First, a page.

Themes and Meanings
Because Frank Tuohy taught in Finland, Poland, Brazil, Japan, and the United States, his stories and novels frequently contrasted cultures and examined how social, sexual, and cultural distinctions alienate people from one another. Tuohy’s characters who attempt to embody two cultures at once are seen as absurd for doing so. Fernando Ferreira is “the traveling salesperson of a progressive North-Americanized civilization” yet is “full of Latin prejudices, without having any idea they made nonsense of his smart Americanism.” The humorless, unimaginative Fernando judges the Europeans he encounters as types rather than individuals: “He accepted every remark one made as a representative national judgment.” Seeing himself as a sophisticated man in a primitive land, Fernando devotes himself to “preserving the formalities” of civilization but is bewildered by the Woroszylskis because they, as Europeans, should be at least as civilized as he but seem much less so. Barbara, as usual, is oblivious to the possibility of any superiority on the part of the Ferreiras and acts like one who considers “it her right to intrude into the houses of her inferiors,” thereby lowering their opinion of her even further.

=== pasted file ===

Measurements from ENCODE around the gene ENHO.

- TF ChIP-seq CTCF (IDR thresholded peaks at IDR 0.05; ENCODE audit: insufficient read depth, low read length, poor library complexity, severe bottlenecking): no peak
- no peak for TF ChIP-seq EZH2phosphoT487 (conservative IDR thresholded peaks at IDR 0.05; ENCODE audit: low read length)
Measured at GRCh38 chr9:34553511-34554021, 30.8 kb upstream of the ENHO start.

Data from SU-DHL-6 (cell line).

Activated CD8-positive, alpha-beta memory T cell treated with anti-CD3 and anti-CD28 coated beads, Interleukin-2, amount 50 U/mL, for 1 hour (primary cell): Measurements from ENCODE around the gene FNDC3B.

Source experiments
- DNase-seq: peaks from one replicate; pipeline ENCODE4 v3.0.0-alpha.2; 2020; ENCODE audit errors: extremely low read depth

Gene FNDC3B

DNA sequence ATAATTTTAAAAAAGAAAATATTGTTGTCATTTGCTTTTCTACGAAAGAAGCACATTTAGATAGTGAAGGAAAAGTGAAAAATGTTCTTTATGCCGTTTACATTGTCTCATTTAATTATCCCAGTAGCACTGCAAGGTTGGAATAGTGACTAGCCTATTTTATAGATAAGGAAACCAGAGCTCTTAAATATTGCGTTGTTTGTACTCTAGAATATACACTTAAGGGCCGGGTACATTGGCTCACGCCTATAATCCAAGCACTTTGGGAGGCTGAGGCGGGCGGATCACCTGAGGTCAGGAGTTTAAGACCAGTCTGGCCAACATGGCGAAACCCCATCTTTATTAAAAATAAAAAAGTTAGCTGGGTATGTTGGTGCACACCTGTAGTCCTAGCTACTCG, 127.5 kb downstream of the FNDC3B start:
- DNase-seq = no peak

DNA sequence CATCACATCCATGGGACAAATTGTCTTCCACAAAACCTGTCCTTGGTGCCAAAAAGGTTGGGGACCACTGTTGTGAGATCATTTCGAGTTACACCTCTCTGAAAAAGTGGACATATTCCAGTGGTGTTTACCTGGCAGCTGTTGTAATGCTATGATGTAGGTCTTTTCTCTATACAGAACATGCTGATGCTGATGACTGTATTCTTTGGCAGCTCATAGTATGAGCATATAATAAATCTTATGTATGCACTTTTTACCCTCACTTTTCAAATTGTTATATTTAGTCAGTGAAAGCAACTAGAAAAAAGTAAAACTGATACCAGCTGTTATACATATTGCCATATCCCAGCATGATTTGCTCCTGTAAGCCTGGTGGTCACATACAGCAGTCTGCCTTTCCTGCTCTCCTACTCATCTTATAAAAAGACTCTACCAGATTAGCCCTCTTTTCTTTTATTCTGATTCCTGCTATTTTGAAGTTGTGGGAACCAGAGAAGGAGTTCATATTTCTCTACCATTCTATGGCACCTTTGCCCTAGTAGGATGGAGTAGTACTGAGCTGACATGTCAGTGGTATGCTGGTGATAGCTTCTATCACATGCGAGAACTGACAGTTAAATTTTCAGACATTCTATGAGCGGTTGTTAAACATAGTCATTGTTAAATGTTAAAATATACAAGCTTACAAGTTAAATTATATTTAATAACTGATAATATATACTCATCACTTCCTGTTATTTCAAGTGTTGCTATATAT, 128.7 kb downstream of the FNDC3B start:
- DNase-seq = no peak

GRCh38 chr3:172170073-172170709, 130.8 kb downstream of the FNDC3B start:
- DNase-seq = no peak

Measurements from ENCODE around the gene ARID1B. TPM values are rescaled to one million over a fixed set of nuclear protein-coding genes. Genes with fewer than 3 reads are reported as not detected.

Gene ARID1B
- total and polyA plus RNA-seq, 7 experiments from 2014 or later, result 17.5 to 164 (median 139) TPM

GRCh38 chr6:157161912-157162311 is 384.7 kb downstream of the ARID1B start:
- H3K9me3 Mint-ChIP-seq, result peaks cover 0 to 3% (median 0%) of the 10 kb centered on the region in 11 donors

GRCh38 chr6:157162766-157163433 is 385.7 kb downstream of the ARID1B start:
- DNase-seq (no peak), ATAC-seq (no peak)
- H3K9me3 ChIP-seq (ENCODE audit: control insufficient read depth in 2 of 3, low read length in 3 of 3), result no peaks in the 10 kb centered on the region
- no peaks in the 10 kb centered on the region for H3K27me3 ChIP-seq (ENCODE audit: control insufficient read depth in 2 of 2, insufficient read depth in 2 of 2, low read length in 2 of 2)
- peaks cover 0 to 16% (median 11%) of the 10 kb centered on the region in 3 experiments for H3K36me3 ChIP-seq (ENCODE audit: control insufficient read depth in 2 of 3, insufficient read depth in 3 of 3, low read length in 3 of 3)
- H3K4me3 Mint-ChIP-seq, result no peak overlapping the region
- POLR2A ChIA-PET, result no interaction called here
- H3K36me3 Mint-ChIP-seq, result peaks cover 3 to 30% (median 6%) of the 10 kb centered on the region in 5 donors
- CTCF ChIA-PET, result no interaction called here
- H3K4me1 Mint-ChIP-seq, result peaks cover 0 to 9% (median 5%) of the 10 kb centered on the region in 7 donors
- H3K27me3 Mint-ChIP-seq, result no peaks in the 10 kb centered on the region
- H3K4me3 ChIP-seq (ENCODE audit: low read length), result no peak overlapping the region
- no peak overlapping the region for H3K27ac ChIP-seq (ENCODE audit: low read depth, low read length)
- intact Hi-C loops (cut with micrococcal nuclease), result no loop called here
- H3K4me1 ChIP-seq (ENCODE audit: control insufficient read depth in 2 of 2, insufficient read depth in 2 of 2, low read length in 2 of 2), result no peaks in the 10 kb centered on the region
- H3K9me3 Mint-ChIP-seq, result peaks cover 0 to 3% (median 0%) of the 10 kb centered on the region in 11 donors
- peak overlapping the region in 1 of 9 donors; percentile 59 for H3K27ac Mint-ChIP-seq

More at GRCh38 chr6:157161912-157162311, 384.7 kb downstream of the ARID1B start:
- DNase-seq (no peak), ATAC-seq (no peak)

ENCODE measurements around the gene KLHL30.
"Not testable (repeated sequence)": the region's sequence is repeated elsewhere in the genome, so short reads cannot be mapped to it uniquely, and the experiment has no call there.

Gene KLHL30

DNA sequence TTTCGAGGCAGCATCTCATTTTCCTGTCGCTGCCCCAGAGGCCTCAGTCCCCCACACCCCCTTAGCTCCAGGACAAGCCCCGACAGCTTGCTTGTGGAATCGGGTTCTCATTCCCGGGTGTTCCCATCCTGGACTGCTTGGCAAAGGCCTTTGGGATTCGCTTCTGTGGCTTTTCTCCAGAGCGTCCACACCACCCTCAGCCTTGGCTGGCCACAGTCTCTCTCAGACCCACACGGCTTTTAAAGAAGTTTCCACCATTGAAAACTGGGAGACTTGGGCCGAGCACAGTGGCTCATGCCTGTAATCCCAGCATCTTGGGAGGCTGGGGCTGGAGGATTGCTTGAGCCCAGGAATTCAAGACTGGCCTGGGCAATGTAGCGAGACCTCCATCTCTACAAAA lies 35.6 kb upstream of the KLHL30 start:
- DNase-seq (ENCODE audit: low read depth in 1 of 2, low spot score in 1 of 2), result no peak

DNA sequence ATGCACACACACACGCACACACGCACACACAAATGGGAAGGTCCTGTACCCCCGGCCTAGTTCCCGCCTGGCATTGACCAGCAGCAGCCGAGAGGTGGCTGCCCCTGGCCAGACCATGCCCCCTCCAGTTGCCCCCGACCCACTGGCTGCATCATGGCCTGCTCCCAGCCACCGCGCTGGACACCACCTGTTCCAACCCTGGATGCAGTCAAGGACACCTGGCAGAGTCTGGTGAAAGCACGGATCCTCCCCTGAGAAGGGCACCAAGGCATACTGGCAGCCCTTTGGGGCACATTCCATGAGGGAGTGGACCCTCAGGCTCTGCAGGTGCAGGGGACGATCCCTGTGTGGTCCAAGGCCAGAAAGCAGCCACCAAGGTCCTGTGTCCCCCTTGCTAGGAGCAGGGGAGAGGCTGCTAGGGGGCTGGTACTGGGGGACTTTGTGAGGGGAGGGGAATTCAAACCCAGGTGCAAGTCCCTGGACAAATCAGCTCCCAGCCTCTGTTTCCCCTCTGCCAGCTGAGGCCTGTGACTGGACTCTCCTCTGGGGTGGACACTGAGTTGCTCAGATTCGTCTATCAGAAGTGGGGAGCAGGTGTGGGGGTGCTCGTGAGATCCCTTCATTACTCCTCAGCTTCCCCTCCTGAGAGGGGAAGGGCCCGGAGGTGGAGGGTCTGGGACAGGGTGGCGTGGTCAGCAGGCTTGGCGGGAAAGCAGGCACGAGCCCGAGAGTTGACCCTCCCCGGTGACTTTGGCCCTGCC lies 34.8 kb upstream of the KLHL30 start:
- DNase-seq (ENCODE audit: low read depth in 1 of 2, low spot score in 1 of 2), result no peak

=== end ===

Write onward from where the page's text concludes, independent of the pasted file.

Stefan is perhaps more at home in South America than Fernando because he refuses to acknowledge the distinctions observed by his wife, the Ferreiras, and even the Bar Metro prostitutes. He is “perpetually the peasant arriving in the great...
(The entire section is 574 words.)